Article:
Jul 08 2012

Peking duck in Kuala Lumpur

Published by at 8:48 am under Food


With a large Chinese population in Malaysia, it comes as no surprise that many prized dishes from China have become commonplace. Some of them are just too good to miss, like Beijing’s famous duck dish, Peking duck.

Crispy on the outside, juicy on the inside, this duck is perfect all over.

The dish dates back to the Yuan Dynasty and following tradition when the duck is prepared, presented and consumed even today is important. The cooking technique is a long and specific process, which is why historically it’s associated with the dining of nobility. Restaurants that prepare the dish would choose a young, white-feathered duck to boil; the traditional method requires that air is pumped into the duck carcass so as to create a slight separation between the skin and fat, and then the duck is glazed and cooked in ovens big enough to hang the duck, so that the fat drains away. This allows the skin to become exquisitely crispy while the meat stays succulent.

The fine art of duck carving requires a very serious man.

This intricate dish was perfected in the kitchens of royalty by some of the best chefs in China. But many “foods of the Emperor” were finally exposed to the masses after the Qing Dynasty fell in 1911, when the chefs soon began their own restaurants — including ones serving Peking duck.

The rolls containing the duck skin with a sliver of meat are the best part.

These days, Peking duck is now served at restaurants worldwide. It’s usually brought out on a rolling trolley, and the duck is carved in front of customers by either the cook or headwaiter in several stages. The skin can be served dipped in sugar and garlic sauce, or in steamed Mandarin pancakes rolled up with spring onions, cucumber and topped with hoisin sauce. The remaining meat is then stir-fried according to the diners preference, before being served with vegetables.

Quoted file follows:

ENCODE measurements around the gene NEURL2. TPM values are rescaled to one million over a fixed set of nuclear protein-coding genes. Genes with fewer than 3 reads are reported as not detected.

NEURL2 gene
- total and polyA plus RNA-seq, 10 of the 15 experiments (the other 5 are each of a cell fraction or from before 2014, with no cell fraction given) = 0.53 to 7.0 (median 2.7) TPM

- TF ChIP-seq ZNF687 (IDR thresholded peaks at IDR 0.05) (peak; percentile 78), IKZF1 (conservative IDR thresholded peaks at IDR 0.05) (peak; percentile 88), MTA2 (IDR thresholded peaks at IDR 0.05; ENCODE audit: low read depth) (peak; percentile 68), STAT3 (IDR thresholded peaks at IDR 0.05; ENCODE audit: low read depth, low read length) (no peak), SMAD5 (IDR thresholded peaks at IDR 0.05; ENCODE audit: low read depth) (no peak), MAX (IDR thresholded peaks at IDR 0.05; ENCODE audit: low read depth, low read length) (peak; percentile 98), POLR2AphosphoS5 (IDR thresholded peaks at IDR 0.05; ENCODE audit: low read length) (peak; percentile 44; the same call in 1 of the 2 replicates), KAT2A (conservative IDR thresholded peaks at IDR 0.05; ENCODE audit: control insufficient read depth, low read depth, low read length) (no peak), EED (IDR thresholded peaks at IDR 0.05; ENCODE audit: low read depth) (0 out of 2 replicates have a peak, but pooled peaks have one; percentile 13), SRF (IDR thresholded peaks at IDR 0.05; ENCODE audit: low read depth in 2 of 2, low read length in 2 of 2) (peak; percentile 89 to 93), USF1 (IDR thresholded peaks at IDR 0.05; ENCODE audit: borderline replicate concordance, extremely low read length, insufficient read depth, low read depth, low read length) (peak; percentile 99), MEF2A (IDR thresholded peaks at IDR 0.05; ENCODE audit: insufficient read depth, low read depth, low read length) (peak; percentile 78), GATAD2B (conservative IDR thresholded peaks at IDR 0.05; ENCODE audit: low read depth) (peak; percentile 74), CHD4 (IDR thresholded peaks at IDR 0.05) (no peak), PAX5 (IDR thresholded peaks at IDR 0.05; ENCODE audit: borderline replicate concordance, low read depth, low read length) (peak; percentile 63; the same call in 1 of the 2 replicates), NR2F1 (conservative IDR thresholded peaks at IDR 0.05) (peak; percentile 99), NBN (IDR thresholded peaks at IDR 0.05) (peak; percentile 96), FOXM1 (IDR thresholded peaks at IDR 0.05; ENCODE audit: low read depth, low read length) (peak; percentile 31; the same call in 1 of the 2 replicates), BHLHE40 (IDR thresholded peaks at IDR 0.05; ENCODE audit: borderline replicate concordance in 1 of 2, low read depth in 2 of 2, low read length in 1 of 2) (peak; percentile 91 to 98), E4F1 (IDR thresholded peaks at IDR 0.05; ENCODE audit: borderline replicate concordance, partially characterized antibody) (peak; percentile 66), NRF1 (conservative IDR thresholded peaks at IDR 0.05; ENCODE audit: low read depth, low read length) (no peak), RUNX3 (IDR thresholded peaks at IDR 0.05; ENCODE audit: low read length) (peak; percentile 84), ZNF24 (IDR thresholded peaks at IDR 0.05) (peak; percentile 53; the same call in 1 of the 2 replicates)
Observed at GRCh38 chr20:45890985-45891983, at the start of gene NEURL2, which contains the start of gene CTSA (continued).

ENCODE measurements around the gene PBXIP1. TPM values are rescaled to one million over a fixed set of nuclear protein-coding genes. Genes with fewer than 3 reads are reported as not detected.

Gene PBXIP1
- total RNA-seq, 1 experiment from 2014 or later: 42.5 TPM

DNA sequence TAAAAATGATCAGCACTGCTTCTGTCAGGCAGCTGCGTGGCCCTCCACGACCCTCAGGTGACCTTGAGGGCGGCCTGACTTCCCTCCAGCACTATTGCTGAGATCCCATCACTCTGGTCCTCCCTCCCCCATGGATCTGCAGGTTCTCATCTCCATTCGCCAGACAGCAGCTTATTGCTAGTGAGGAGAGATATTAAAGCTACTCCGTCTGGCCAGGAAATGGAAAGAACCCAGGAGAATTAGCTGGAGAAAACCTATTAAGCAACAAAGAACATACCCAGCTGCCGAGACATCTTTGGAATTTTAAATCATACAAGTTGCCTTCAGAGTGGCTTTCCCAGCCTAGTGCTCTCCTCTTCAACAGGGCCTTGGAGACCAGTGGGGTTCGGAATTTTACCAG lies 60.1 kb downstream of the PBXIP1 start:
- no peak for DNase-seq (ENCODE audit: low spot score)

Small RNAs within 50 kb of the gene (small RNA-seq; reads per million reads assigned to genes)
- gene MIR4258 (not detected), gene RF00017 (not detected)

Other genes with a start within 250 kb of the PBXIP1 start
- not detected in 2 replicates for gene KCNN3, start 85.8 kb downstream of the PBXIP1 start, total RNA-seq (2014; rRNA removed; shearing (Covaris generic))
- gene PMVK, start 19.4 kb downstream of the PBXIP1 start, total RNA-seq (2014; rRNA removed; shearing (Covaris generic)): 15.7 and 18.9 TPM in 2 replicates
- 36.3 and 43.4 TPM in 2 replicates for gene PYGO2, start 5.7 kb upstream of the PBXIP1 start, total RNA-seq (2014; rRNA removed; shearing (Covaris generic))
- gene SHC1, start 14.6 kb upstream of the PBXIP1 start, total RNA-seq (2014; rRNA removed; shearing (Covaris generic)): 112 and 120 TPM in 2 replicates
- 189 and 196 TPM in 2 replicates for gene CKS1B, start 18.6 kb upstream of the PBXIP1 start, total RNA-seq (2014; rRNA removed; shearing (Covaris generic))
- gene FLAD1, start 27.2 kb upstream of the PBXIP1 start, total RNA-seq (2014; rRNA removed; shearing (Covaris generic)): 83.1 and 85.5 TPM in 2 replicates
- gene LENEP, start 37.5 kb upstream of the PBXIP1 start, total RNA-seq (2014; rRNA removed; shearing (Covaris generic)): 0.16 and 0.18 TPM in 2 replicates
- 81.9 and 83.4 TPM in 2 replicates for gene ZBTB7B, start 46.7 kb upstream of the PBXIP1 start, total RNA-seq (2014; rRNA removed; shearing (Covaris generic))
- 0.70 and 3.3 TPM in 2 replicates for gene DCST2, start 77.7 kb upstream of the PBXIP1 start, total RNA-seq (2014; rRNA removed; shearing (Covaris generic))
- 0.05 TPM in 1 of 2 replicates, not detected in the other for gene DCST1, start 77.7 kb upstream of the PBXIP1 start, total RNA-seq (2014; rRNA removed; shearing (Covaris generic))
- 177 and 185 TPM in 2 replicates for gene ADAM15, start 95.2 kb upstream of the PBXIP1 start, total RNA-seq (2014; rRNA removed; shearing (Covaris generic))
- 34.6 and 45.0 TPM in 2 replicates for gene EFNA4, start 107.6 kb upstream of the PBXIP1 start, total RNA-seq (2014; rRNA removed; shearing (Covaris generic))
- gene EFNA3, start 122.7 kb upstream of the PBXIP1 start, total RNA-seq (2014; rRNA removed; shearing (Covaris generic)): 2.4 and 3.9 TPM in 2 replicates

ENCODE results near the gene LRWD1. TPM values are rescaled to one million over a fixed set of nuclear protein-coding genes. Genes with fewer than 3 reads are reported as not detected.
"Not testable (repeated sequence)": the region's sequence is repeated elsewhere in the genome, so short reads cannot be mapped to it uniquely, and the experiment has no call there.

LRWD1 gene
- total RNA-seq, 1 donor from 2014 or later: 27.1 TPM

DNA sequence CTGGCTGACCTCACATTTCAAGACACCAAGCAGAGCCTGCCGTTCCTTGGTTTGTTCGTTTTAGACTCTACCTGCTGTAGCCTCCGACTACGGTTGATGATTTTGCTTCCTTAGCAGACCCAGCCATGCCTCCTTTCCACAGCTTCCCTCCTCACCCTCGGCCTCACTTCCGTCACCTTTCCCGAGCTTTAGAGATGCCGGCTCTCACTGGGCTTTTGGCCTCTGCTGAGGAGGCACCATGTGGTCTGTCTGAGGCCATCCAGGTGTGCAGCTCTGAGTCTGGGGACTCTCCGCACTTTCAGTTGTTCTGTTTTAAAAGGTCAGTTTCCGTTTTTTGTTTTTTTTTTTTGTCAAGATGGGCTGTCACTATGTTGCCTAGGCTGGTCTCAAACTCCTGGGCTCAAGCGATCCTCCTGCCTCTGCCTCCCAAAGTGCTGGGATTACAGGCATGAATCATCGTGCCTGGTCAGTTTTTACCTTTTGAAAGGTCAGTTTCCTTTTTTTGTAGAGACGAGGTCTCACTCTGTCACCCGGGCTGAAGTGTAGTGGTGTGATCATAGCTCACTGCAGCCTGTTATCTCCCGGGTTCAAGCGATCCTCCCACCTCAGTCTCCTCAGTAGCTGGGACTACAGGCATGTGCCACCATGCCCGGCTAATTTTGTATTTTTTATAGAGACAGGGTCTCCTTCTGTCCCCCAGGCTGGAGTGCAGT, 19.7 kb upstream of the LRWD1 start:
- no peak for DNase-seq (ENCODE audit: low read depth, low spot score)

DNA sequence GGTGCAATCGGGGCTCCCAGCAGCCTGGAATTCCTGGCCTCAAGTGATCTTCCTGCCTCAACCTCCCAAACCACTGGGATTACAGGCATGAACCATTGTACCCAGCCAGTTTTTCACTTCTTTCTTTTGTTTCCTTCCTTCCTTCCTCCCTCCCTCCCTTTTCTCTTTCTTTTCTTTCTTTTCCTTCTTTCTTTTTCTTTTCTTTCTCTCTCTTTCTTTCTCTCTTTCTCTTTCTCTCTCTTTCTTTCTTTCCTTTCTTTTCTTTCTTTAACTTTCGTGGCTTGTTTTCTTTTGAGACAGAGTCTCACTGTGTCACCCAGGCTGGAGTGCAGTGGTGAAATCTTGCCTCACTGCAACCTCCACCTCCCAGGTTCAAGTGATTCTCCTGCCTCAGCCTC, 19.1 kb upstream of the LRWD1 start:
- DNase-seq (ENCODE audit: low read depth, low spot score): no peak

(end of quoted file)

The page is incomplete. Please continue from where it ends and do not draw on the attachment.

If you’d like to try Peking duck in Kuala Lumpur, one restaurant that takes immense pride in replicating this elaborate meal is Toh Yuen Restaurant (99 to 108 ringgit, a whole duck is enough for three or four people) at the Petaling Jaya Hilton hotel. A more inexpensive choice is Spring Garden (88 ringgit) at KLCC; Bukit Kiara’s Oriental Pearl Restaurant on Jalan Bukit Kiara serves up a pretty succulent duck (and is halal).

Spring Garden
413 – 414, 4th Level, KLCC
T: (03) 2166 9881/9686
www.taithong.com.my

Toh Yuen Restaurant
Hilton Petaling Jaya
2 Jalan Barat, Kuala Lumpur
T: 03 7955 9122

Oriental Pearl Restaurant
Jalan Bukit Kiara, Kuala Lumpur
T: 03 2092 3118
www.taithong.com.my

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